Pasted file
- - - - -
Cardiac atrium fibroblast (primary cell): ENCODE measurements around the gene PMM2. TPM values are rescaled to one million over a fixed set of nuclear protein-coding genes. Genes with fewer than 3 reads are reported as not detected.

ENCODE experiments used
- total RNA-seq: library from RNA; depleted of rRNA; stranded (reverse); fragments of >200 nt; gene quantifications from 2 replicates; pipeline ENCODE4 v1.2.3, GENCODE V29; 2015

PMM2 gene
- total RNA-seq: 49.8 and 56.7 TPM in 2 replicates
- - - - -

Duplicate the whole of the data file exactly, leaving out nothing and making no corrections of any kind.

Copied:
Cardiac atrium fibroblast (primary cell): ENCODE measurements around the gene PMM2. TPM values are rescaled to one million over a fixed set of nuclear protein-coding genes. Genes with fewer than 3 reads are reported as not detected.

ENCODE experiments used
- total RNA-seq: library from RNA; depleted of rRNA; stranded (reverse); fragments of >200 nt; gene quantifications from 2 replicates; pipeline ENCODE4 v1.2.3, GENCODE V29; 2015

PMM2 gene
- total RNA-seq: 49.8 and 56.7 TPM in 2 replicates